This effort is unique, extremely broad, and taxpayer favorable. The IRS estimates that approximately 1.6 million refunds will be processed for a total of about $1.2 billion. Given the large scale of the program, it would be unreasonable to expect that the IRS will not encounter unanticipated speedbumps down the road, so taxpayers should be patient and understand the relief will be applied automatically. Taxpayers do not need to request the relief.
The IRS will mail the same notices it normally sends when it issues a refund or applies a refund to a taxpayer’s account. These notices will have standard boilerplate language and will not explain that they are being generated as part of the broad penalty relief program; rather, they will reflect the elimination of the penalty, furnish information regarding an offset, or provide the dollar amount of the refund.
Further, these notices will not be sent if a penalty has not yet been assessed, if it is part of an open installment agreement, or if the taxpayer’s account is in active collection status. In all three of these cases, taxpayers will receive relief, but will not receive any explanatory correspondence.
Because of this approach, taxpayers likely will have a range of questions regarding the late-filing penalties and the relief they are receiving. An almost-unavoidable consequence of the relief is that it will generate account inquiries, albeit likely not as many questions as if the penalties were pursued by the IRS. Further, the sheer number of refund checks that will need to be issued by the Bureau of the Fiscal Service means that some of these checks may take some time to arrive in the hands of taxpayers. This may well engender some impatience and confusion, likely prompting additional calls to already overwhelmed IRS phone lines.
Any resulting confusion can be greatly diminished by clear messaging and readily available self-help tools, such as press releases and other information on IRS.gov. Although not the advice taxpayers want to hear, I would recommend they remain patient and provide the IRS time to make the millions of adjustments necessary.
The IRS has taken a major step in providing broad, taxpayer-favorable relief from late-filing penalties for the 2019 and 2020 tax years, regardless of FTA and reasonable cause eligibility. Various complexities and complications – some already anticipated, others unexpected – undoubtedly will arise. The IRS, however, deserves substantial credit for its willingness to listen to Congress, stakeholders, and TAS, and to undertake a bold step requiring significant administrative effort and resources to benefit all taxpayers affected by the pandemic. It is important to note, however, that the program only applies to late filed returns and does not provide administrative relief for the late payment of tax.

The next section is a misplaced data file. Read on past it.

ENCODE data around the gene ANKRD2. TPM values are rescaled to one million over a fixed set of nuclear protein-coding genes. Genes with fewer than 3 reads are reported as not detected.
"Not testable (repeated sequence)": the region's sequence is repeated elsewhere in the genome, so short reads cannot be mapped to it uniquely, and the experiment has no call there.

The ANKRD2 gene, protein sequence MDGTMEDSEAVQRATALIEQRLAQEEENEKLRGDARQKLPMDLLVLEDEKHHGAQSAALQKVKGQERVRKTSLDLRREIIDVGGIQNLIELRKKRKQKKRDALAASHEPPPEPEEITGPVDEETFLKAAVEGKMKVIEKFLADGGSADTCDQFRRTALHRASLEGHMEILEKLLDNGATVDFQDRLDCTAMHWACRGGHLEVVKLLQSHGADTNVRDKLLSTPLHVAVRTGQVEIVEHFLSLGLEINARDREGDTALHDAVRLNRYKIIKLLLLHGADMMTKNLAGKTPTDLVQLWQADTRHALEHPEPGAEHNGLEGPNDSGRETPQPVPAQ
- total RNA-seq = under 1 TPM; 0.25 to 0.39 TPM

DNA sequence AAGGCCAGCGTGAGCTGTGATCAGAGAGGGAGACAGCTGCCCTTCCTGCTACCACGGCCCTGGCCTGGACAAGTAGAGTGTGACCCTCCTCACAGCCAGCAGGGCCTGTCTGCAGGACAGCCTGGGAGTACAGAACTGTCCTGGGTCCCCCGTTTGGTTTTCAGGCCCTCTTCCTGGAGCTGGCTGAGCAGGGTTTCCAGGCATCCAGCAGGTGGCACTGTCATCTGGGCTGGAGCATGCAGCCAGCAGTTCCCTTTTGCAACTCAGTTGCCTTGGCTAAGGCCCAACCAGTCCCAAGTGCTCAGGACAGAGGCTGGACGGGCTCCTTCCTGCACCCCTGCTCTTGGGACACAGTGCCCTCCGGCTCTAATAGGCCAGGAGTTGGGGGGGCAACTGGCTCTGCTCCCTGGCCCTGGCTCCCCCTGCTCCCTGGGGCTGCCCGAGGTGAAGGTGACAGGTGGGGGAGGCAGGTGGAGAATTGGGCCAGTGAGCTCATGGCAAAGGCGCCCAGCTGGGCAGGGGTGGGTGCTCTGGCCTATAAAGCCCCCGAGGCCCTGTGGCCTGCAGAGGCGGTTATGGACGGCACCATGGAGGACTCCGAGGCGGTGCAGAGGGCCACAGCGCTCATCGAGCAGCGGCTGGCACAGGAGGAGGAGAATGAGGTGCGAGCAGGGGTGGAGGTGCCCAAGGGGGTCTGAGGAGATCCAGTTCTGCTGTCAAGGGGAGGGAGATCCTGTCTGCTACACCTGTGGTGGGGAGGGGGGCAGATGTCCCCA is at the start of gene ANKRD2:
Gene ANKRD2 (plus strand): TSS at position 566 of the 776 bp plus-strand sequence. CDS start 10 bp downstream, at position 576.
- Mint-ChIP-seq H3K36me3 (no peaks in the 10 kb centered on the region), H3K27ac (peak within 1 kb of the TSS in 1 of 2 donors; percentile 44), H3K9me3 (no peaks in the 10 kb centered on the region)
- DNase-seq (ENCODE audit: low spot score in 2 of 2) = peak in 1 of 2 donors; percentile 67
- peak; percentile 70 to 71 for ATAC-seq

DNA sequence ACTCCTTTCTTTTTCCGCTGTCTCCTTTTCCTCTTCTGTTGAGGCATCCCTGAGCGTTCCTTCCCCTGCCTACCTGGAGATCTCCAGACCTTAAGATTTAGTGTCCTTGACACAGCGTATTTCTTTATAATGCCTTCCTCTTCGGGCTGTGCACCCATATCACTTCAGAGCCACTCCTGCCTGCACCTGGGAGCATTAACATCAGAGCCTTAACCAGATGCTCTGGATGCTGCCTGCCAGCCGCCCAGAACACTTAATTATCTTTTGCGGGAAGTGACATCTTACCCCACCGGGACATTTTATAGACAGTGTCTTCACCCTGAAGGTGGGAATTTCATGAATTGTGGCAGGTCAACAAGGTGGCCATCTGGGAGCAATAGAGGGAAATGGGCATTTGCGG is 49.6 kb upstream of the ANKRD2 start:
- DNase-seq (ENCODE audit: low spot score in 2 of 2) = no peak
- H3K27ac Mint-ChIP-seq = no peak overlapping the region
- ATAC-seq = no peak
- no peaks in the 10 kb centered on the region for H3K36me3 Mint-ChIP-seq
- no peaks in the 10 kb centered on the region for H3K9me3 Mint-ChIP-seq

TAS will continue to collaborate with taxpayers and the IRS as the broad penalty relief initiative is rolled out. We recommend that taxpayers and practitioners check their online accounts to determine when the abatement is implemented and keep an eye on their mailboxes. Taxpayers and practitioners should also remember it may take time for the IRS to implement the penalty relief for all taxpayers. Those that have already filed their 2019 and 2020 returns do not have to do anything to qualify. If you have not filed your 2019 or 2020 return, we highly recommend you file on or before September 30 and file electronically if possible to ensure quick processing of your return.
The VITA program offers tax preparation assistance during the regular filing season, but most VITA sites close after mid-April. To determine if a local VITA site is open, taxpayers can use the IRS’s locator tool. However, taxpayers who would normally rely on VITA to file their taxes may need to seek other avenues of assistance to meet the September 30 deadline.
Correction: The original version of this blog misstated the periods for which business taxpayers that operate on a fiscal year may qualify for late-filing penalty relief. The original version of the blog stated they qualify for fiscal years beginning in 2019 and 2020. In fact, penalty relief is available for fiscal years ending in 2019 and 2020.
The views expressed in this blog are solely those of the National Taxpayer Advocate. The National Taxpayer Advocate presents an independent taxpayer perspective that does not necessarily reflect the position of the IRS, the Treasury Department, or the Office of Management and Budget.